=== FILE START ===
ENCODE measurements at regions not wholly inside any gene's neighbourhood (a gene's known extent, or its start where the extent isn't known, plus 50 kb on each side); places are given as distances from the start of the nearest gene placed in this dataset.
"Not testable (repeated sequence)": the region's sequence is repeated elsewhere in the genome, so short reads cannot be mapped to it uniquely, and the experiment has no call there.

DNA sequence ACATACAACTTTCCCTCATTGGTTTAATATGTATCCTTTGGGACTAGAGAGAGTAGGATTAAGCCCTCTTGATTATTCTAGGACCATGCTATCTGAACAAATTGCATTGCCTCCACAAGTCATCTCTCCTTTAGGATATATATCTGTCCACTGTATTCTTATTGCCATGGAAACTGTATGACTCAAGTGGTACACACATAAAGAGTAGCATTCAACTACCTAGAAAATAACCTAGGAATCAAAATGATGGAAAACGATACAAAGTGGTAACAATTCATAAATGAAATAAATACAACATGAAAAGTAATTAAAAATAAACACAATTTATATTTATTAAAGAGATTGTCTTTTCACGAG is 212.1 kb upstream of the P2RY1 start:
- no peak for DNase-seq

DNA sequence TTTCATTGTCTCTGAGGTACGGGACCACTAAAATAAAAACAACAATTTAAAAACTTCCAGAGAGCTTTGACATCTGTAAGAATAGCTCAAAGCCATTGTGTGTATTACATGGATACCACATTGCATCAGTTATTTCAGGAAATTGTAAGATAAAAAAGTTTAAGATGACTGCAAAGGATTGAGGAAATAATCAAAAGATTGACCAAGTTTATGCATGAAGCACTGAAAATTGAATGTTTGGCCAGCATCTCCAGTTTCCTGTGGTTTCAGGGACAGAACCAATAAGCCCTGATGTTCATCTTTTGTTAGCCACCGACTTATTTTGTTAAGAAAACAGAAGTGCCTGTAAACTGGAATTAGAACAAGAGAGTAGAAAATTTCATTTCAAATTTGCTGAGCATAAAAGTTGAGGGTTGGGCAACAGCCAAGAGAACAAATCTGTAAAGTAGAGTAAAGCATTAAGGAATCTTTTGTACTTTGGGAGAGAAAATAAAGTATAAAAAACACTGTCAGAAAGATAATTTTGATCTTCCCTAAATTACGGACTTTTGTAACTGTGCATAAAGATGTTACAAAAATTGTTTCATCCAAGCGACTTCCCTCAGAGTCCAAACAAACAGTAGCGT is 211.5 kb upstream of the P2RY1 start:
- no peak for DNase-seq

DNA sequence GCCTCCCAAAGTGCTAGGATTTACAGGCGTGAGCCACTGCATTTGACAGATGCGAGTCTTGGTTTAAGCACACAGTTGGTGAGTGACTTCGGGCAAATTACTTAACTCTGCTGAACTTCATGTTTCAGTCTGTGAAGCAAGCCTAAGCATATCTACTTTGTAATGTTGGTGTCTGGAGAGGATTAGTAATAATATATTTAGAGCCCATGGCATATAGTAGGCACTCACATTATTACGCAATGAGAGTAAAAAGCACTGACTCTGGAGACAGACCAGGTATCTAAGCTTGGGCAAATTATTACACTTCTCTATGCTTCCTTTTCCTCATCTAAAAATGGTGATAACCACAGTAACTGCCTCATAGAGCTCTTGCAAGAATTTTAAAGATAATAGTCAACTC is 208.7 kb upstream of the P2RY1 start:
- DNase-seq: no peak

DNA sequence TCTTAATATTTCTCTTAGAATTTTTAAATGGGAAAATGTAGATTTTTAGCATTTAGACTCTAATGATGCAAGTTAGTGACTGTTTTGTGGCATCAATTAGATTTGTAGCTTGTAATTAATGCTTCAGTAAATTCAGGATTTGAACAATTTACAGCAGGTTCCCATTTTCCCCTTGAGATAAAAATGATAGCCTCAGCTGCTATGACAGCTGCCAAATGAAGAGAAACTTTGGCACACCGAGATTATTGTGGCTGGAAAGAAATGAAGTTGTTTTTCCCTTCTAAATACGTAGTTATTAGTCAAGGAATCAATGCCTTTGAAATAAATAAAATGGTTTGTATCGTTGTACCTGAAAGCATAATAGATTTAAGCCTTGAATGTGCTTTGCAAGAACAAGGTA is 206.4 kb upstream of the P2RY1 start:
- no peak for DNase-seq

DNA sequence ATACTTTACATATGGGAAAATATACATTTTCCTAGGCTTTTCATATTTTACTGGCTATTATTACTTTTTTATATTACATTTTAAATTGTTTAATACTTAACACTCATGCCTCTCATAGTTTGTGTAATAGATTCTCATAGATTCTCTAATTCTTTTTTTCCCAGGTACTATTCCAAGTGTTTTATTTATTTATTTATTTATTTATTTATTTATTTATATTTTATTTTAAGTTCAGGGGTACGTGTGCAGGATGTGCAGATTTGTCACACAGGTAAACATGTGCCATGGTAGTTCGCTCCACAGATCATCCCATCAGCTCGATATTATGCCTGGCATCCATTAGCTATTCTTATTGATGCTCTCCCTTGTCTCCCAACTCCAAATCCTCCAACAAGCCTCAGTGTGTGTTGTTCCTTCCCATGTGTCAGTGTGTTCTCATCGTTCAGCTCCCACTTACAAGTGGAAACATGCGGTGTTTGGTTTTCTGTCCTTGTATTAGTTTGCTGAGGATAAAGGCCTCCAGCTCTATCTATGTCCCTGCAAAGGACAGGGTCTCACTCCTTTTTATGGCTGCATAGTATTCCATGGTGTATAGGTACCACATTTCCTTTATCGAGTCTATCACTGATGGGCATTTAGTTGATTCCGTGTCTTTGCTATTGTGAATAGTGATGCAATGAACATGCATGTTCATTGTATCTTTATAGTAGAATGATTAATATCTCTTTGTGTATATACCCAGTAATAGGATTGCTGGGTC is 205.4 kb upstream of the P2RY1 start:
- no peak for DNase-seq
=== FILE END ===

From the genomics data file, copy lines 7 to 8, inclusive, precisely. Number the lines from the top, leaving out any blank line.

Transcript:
DNA sequence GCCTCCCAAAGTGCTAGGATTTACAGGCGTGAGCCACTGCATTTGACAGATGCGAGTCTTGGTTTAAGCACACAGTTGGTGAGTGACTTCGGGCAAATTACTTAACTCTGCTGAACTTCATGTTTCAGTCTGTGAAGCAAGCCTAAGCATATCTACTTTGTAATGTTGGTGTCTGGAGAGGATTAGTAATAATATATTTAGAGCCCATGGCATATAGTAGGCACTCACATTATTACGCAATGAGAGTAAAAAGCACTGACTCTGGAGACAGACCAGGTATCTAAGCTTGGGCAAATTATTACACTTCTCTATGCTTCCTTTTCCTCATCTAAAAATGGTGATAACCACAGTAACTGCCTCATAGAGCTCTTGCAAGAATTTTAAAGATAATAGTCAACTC is 208.7 kb upstream of the P2RY1 start:
- DNase-seq: no peak